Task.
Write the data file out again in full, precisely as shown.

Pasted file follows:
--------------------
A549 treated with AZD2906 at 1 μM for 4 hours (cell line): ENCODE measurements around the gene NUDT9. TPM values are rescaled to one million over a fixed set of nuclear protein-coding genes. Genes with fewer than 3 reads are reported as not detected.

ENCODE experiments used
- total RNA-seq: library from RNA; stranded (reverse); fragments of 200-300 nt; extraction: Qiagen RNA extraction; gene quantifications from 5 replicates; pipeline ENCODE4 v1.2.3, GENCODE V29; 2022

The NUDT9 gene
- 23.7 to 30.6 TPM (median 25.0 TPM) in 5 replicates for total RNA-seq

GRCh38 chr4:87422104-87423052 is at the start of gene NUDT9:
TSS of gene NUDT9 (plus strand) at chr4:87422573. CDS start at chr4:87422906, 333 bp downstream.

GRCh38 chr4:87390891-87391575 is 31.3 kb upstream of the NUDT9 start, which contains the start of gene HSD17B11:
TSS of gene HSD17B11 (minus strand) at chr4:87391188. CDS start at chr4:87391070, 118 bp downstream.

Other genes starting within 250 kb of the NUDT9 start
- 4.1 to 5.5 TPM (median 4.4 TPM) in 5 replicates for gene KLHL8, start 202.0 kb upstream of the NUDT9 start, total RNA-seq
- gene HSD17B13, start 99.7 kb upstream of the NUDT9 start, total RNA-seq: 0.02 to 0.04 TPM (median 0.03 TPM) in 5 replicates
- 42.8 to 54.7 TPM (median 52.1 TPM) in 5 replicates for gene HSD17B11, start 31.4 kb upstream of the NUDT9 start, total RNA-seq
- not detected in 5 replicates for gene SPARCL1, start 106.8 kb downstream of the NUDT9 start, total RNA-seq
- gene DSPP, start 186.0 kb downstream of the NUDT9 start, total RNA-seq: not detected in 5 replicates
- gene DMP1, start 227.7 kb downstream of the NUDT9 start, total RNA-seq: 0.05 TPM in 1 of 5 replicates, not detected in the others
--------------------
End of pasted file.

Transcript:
A549 treated with AZD2906 at 1 μM for 4 hours (cell line): ENCODE measurements around the gene NUDT9. TPM values are rescaled to one million over a fixed set of nuclear protein-coding genes. Genes with fewer than 3 reads are reported as not detected.

ENCODE experiments used
- total RNA-seq: library from RNA; stranded (reverse); fragments of 200-300 nt; extraction: Qiagen RNA extraction; gene quantifications from 5 replicates; pipeline ENCODE4 v1.2.3, GENCODE V29; 2022

The NUDT9 gene
- 23.7 to 30.6 TPM (median 25.0 TPM) in 5 replicates for total RNA-seq

GRCh38 chr4:87422104-87423052 is at the start of gene NUDT9:
TSS of gene NUDT9 (plus strand) at chr4:87422573. CDS start at chr4:87422906, 333 bp downstream.

GRCh38 chr4:87390891-87391575 is 31.3 kb upstream of the NUDT9 start, which contains the start of gene HSD17B11:
TSS of gene HSD17B11 (minus strand) at chr4:87391188. CDS start at chr4:87391070, 118 bp downstream.

Other genes starting within 250 kb of the NUDT9 start
- 4.1 to 5.5 TPM (median 4.4 TPM) in 5 replicates for gene KLHL8, start 202.0 kb upstream of the NUDT9 start, total RNA-seq
- gene HSD17B13, start 99.7 kb upstream of the NUDT9 start, total RNA-seq: 0.02 to 0.04 TPM (median 0.03 TPM) in 5 replicates
- 42.8 to 54.7 TPM (median 52.1 TPM) in 5 replicates for gene HSD17B11, start 31.4 kb upstream of the NUDT9 start, total RNA-seq
- not detected in 5 replicates for gene SPARCL1, start 106.8 kb downstream of the NUDT9 start, total RNA-seq
- gene DSPP, start 186.0 kb downstream of the NUDT9 start, total RNA-seq: not detected in 5 replicates
- gene DMP1, start 227.7 kb downstream of the NUDT9 start, total RNA-seq: 0.05 TPM in 1 of 5 replicates, not detected in the others